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The daily Tar Heel. (Chapel Hill, N.C.) 1946-current, January 24, 1990, Page 1, Image 1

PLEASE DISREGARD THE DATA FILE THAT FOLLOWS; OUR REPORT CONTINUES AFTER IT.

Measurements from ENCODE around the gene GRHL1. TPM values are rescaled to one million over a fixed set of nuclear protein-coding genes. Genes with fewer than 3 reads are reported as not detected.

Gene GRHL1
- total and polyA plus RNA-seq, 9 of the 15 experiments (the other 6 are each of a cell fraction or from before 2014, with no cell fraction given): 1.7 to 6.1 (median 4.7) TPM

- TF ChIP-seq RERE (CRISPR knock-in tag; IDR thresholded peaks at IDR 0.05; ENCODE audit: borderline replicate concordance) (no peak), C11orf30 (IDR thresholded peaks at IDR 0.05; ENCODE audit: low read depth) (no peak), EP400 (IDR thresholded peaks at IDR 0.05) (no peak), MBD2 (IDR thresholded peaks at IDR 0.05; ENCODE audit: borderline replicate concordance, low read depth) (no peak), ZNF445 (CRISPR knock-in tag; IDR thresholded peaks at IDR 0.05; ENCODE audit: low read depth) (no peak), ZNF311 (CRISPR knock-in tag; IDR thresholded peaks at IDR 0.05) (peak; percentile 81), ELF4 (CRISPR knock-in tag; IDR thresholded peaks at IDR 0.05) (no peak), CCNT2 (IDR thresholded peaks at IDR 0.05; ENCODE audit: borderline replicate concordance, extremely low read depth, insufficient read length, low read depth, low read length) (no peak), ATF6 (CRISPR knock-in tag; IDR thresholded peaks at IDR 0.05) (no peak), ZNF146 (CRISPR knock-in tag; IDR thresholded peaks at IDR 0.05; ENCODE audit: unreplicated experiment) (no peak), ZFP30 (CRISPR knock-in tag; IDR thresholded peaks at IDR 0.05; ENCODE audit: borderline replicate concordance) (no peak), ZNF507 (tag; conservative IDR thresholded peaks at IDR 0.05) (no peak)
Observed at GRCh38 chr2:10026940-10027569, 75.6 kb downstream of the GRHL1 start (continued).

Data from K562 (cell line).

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Mostly cloudy High in lower 60s Thursday: Cloudy High in 60s Y Horizons 11 a.m.-1 p.m. in the Pit Ser ving the students and the University community since J 893 Volume 97, Issue 113 Wednesday, January 24, 1990 Chapel Hill, North Carolina NewsSporlsArts Business Advertising 962-0245 962-1163 iDoiice set mixed review o o SOW f ft M u . -. : , r m ni - .1111.1111.,1.1-11 - - - ' DTHSchuyier Brown Ron Zuniga presents report Tuesday morning n O n D(Q sto University refuses requestto open incidentinvestigation reports By STEPHANIE JOHNSTON Staff Writer The University has denied The Daily Tar Heel's request for access to the incidentinvestigation reports filed by campus public safety officers. In a letter to Chancellor Paul Hardin dated Nov. 27, 1 989, Sharon Kebschull, DTH editor, and Kevin Schwartz, gen eral manager, requested that Univer sity police make the incidentinvesti gation reports public to comply with the N.C. Open Records Law, N.C.G.S. 132, Sections 1-9. The DTH now re ceives daily summaries of departmen tal activities edited by department per sonnel. The University's denial is based on the Family Educational Rights and Privacy Act (FERPA), also known as the Buckley Amendment, which pro hibits the disclosure of a student's academic record. Hardin could not be reached for comment Monday or Tuesday. Susan Ehringhaus, assistant to the chancellor and senior University coun sel, said that because the Public Safety Department makes the reports avail able to other University departments, the reports are part of students' educa tional records and are therefore pro Martin declares plans to run for president By WILL SPEARS Assistant University Editor Jonathan Martin, a sophomore economics major from Greensboro, has announced his candidacy for stu dent body president. Martin's campaign, "Ideas in Motion," focuses on several issues affecting the University and the community. His seven-point plan will attempt to tackle problems students face in areas such as security, minor ity issues, health and education, he said. Martin said he was already famil iar with these issues. "A large per centage of things in the platform are not just ideas; I've been working on them for quite a while." Martin would like to see a formal ized system of evaluating UNC teach ing assistants. In cases in which the assistant teaches with a professor, the assistant is not evaluated even though he may be responsible for grading exams and essays, he said. Martin said he hopes to extend the shuttle service. The shuttle should run at midnight in place of the J-bus, which shuts down at that time, he said. The shuttle could run from midnight until two a.m. for those students who want to stay at the li brary or on Franklin St. after mid night. Student government should also back efforts by the Student Health Service to prevent program cuts by the N.C. legislature, Martin said. "Student government, along with the ; student body, needs to play a role in This is what entertainment bt on tected by the FERPA. "This is not the same as being in a setting other than educational," she said. "Students records are shared with law enforcement people, and they share records (with the University). The act speaks specifically to this." Wayne Kuncl, director of housing, said his department does receive a copy of the investigations report. "They routinely inform us with a copy of what the officer fills out." After receiving the DTH's request, Ehringhaus wrote Andrew Vanore, N.C. chief deputy attorney general, to re quest his advice on the matter. Vanore refused to comment on his report, but Ehringhaus said he agreed that the reports were protected by the FERPA. Kebschull said that the newspaper was not accusing University police of hiding crimes but that the DTH was concerned about the details that are not being released. "We are disappointed, but not sur prised, at Mr. Vanore's refusal to let the University open the records," she said. "Few issues on campus are as impor tant as this or affect as many students. "Students, faculty and staff should all be concerned with what the Univer Jonathan Martin A M P U advocating the Student Health Serv ices. We need to show the General Assembly that we don't want these programs cut." Martin has served as a Student Congress representative (Dist. 8), and was the first to hold the position of administrative liaison for the congress. "As a congressman, I've made great efforts to reach out to students." f , . - Y By MYRON B. PITTS Staff Writer Despite personnel problems and questionable promotion practices, the University police department still serves the UNC community well, according to a report released Tuesday by two out side consultants. Ron Zuniga, associate director of the Arizona department of corrections and Asa Boynton, chief of police at the University of Georgia at Athens, were hired in November to investigate em ployee relations in the department. Zuniga said at a press conference Tuesday that they had found favoritism in the department concerning manage ment decisions and that discrimination in the department was not based on race but on "long-standing" friendships. There are also signs that officers distrust the areas in the department that determine promotions, Zuniga said. In the report, Boynton and Zuniga also recognized outside influences that adversely affect operations and place special emphasis on the personnel unit of the department, which they claim has become too involved with the gen eral business of the police force. Despite some personnel problems and the refusal of some in management positions to take responsibility for decisions, the report praised the Uni versity police for being a good, produc poioce sity won't show us. ... We want to see complete reports, not just abbreviated versions. We're not going to run ram pant with rape victims' names." Mark Goodman, executive director of the Student Press Law Center in Washington, D.C., said university po lice departments are bound by the same laws as law enforcement agencies in the public sector. "Public access laws require public schools to give incidentinvestigations report. There is a good possibility the federal law will change." The Crime Awareness and Campus Security Act has been presented to the U.S. House of Representatives by Rep. William Gooding, D-Pa.This bill would require all colleges and universities that participate in federal student assistance programs to submit campus crime sta tistics to the FBI, state police, students, employees, prospective applicants and their parents. "(The bill) is not intended to provide incident statistical information so it's not the total solution," Goodman said. "Last Wednesday the student newspa per at Southwest Missouri State Uni versity filed a lawsuit against the uni versity for the incident reports. A lot of campuses around the country are fight tudemrits By ROBERT BROWN Staff Writer UNC students may have the chance to become some of the first in the nation with direct control over how their stu dent activities fees are spent if a pro posed referendum is included and passed on the upcoming spring ballot. Student Congress will decide tonight whether to include the proposed refer endum on the Feb. 20 election ballot. The referendum would call for the creation of the Student Choice Funding Process and would allow each student to distribute a portion of his student fees to the organizations of his choice, said Student Congress Rep. Andrew Cohen (Dist. 7), co-sponsor of the bill. Cohen said the plan would guaran tee that the money distributed to cam pus organizations was the direct will of the student body. He said he felt that Student Congress was not funding groups in a fashion that students would approve of. "There has been over- and under funding (by Student Congress)," Co hen said. Student Congress Rep. Mindy Fried man (Dist. 12), co-sponsor of the bill, said she felt it was a fair way to decide where student fees were spent. The idea is unique among national universities. Only a few schools let students have any direct voice in how their money is spent. "I'm not sure that it's been tried before," Cohen said. "We're starting from scratch." Stanford University has a similar program allowing students the oppor tunity to approve or deny money to an organization, said Ed Sasaki, Student Senate chairman. Students enjoy hav is all about idiots, explosives tive department. At the press conference, Zuniga said, "We can not identify the reason why the service delivery continues to be a quality product." "We know they (the department) are providing the service that is expected. One of the things I was impressed with was the quality of personnel." University police officers could operate in virtually any setting, even a metropolitan one, he said. The report commended the depart ment for mostly using officers who have recruit school education and sug gested that UNC set up its own training program. The report made several suggestions for departmental reform, including: B re-examining all those who have been promoted since 1987 because of a series of management decisions that caused a lack of confidence in manage ment; O rotating shifts; fl acknowledging that the department needs more than short-term, or "band aid" solutions; B identifying and correcting some existing salary discrepancies; a creating an advisory council com posed of students, faculty members and administration that would help the department by giving feedback on cer tain University matters; records ing the battle for this issue." Kebschull said one of the things that prompted her request was the realiza tion that the problem of undisclosed records is nationwide and not just at UNC. "It's been a problem for years and was something I was concerned about when I came in as editor," she said. "We waited until things calmed down at the police department before we took any action. Reports about how serious this is nationwide spurred me to action. It's a bigger problem than I thought." In December, UNC-system lawyers, lawyers from other universities, sys tem public safety directors and police chiefs met and discussed methods of distributing crime information, accord ing to John DeVitto, UNC-CH acting public safety director. Sgt. Ned Comar, the officer respon sible for summarizing University po lice reports, said, "To my understand ing, each school presented how they release information, and the consensus was we had the best and most appropri ate method." Billy Dawson, UNC-Wilmington public safety director, said his depart ment had followed the same method as UNC-CH for three to four years. may control fees ing a say in where their money goes, but the Student Senate still has the control over how much money an organization receives, he said. Under the Stanford system, the Appropriations Committee meets with the organizations requesting funds, and the committee determines the amount of money each group should receive. The budget of each group is then placed on the spring ballot, and the students vote to grant or deny the organization of that money. Those organizations receiving more than 50 percent approval receive the money allocated by the Student Senate. Those who receive less than 50 percent approval get no money. About 90 per cent of the groups requesting money receive it, Sasaki said. The process has run smoothly ex cept for one hitch, he said. If a student wishes to deny money to a group that receives approval, that student can request that a portion of their student fees be returned. "That leads to a lot of problems," Sasaki said. Many students deny groups money in order to get it back for them selves, he said. A plan may be devised to keep the money from getting back in the student's pockets. Student Body President Brien Lewis said Tuesday he opposed the bill. "I understand the intent behind the bill, but I disagree with it to an extent," he said. "I still believe very strongly in repre sentative government," Lewis said. He said he encouraged students to vote for representatives who would represent their interests. Lewis said he thought students would 0 redefining the mission of the de partment; D re-establishing the personnel unit in a strictly advisory capacity; stating specific requirements for promotion and using a time frame for employee advancement; B reorganizing the current rank hier archy; B and issuing to all officers a copy of the Law Enforcement Code of Ethics. Zuniga said that they had not called for specific personnel changes because that would have been "beyond the scope" of their study. Improvements for the department would have to be enacted by the University, he said. Zuniga said he felt that department employees had had many of their suspi cions confirmed by the report. "They have a sense of a validation of some information they felt has been going on. Sgt. Ned Comar, University police spokesman, who said he was speaking for himself and at least one other offi cer, said, "We thought that it was a good report, an accurate reflection. It dealt with the relative things." The examination was comprehen sive and addressed issues that needed to be considered, Comar said. He also said he hoped the department would follow the suggestions. The 16-page report was based on Frye mounts bid for 2nd CAA term By STEPHANIE JOHNSTON Staff Writer Lisa Frye, a junior history major from Conover, has announced her candidacy for re-election as presi dent of the Carolina Athletic Asso ciation (CAA). Frye said if re-elected her focuses for next year would be a responsive, well-known ticket policy, the expan sion of Homecoming and the further expansion of support for non-revenue sports. "It is a tradition with the CAA of polling students to get an idea if stu dents are pleased (with ticket distri bution)," she said. "We want to set the policy in the spring and focus education in the fall on freshmen if the policy hasn't changed much, or on the entire student body if it has." Frye said she would like to use the Franklin Street Extravaganza during Homecoming next year to raise money for a worthy cause within the University or for a local charity. Frye said she was proud of the members of Carolina Fever and hoped to see the group grow next year. "They made a real impact in non revenue sports. Next year I'd like to see Fever become a staple like the have difficulty in making an informed "decision about how to allocate student fees. Student Congess members have a hard enough time allocating money, he said. Cohen and Friedman said they had received mixed reactions about the proposal. However, they said, most of the students they spoke with outside of Student Congress were excited about the possibility of having a say in how their money is spent. Many Student Congress members, on the other hand, were apprehensive of the idea, Fried man said. Most of the students interviewed Tuesday were against the idea. "It just doesn't sound like a good idea," said Jeff Samz, a sophomore from Asheville. Students would not be as informed as the people who would be making the decisions, he said. "Certain groups would get all the money." Chris Barrett, a senior from Sea board, agreed. "If students can choose what they want only the most visible will get the money they need," she said. Student Congress has allocated money in the past and knows where it needs to go, she said. Other students supported the pro posal. "I think it would definitely be better," said Kim Cameron, a junior from Pinehurst. "There's a lot of or ganizations on campus that (students) may not support." In other referendum developments. Student Congress Rep. Jeffrey Beall (Dist.7) has decided to drop a bill that called for a referendum ending funding for the Graduate and Professional Stu dent Federation. and falling anvils. Calvin interviews with police employees, UNC students, faculty and staff members, as well as observations of daily office operations and departmental relations with the University community. Most of the information for the consultants' report was gained through interviews with department members who were either chosen or requested to interview. "We felt that they were very honest," Zuniga said of the interviewees. Ben Tuchi, vice chancellor for busi ness and finance, who played a major role in hiring the consultants, said he was pleased with the results. He has already made a 10-point memorandum on department improvement based on a preliminary report by the two. The memorandum was not as com-, prehensive as the final report, but many of the points in the two are similar, Tuchi said. His plan has been distrib uted to the top 10 department officials. Zuniga and Boynton used their time and freedom well, Tuchi said. Their study showed sensitivity to the depart ment and avoided compromising the department's individualism, he said. "One of the things it (the report) demonstrated was Zuniga's and Boynton's experience," he said. "It had specific things for improvement." ; 4, r Lisa Frye M P U S J C A y - v - 4'' , ;-s : J band and become a new tradition." Frye said she decided to run for re See FRYE, page 2 directly Beall, a graduate student, had charged that the GPSF is a little-known organi zation that spends graduate fees with out checks on social activities. The bill called for a student referen dum ending constitutional funding of the GPSF. nside Pledge of sobriety Fraternities embark today on formal 'dry rush' 3 Lemon aid Begging for relief from sour used car deals 4 Labs under fire Focus on animal experimen tation 5 On the ball Rick Fox honing his perform ance impressively 6 Congrats on the mats Wrestlers squeeze by a tough NCSUteam 6 Campus and city 3 Sports 6 Classifieds 8 Comics 9 Opinion 10 1-:-- " " y I f